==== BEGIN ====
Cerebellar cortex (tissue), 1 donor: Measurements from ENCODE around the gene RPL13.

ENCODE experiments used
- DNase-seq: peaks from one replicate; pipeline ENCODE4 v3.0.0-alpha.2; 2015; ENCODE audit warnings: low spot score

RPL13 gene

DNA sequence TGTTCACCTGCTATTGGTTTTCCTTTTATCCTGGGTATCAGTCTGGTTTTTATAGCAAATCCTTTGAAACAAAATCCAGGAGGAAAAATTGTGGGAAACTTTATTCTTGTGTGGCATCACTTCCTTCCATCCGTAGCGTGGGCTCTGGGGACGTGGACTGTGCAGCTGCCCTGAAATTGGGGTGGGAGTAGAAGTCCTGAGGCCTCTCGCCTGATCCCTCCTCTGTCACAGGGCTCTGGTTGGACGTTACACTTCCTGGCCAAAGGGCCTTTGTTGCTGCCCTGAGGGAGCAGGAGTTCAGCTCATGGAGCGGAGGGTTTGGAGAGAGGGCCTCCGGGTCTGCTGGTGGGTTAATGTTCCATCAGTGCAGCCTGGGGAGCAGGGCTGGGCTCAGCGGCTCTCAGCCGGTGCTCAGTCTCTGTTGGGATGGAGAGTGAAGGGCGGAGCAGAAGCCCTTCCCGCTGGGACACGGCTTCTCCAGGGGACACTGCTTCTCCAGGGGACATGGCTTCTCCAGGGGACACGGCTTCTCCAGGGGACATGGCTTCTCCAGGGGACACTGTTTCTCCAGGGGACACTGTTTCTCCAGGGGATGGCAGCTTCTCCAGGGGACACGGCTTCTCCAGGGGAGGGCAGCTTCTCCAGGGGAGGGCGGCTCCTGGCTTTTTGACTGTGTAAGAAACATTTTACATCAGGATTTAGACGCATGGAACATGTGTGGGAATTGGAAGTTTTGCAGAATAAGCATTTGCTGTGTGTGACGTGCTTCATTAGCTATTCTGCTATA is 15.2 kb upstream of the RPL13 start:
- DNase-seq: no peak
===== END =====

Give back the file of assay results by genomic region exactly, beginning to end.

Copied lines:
Cerebellar cortex (tissue), 1 donor: Measurements from ENCODE around the gene RPL13.

ENCODE experiments used
- DNase-seq: peaks from one replicate; pipeline ENCODE4 v3.0.0-alpha.2; 2015; ENCODE audit warnings: low spot score

RPL13 gene

DNA sequence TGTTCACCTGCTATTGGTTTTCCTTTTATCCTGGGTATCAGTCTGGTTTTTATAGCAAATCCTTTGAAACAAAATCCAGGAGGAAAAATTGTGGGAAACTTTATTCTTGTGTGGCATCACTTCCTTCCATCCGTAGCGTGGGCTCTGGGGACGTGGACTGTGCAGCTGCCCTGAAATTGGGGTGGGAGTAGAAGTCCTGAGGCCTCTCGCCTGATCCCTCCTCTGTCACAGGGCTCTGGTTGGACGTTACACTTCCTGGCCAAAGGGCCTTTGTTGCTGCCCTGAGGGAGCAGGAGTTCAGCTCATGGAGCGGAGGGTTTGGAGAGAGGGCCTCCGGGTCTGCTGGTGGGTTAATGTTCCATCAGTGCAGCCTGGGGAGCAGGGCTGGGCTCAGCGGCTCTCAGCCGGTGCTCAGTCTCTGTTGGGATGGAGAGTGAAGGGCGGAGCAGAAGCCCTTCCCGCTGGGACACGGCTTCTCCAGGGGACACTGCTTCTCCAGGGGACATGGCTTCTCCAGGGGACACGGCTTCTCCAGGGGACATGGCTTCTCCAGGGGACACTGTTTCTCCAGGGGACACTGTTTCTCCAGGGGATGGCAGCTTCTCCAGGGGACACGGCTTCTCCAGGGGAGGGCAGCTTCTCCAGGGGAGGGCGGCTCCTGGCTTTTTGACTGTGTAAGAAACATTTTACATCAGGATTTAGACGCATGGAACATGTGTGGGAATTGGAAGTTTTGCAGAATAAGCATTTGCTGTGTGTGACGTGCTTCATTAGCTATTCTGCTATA is 15.2 kb upstream of the RPL13 start:
- DNase-seq: no peak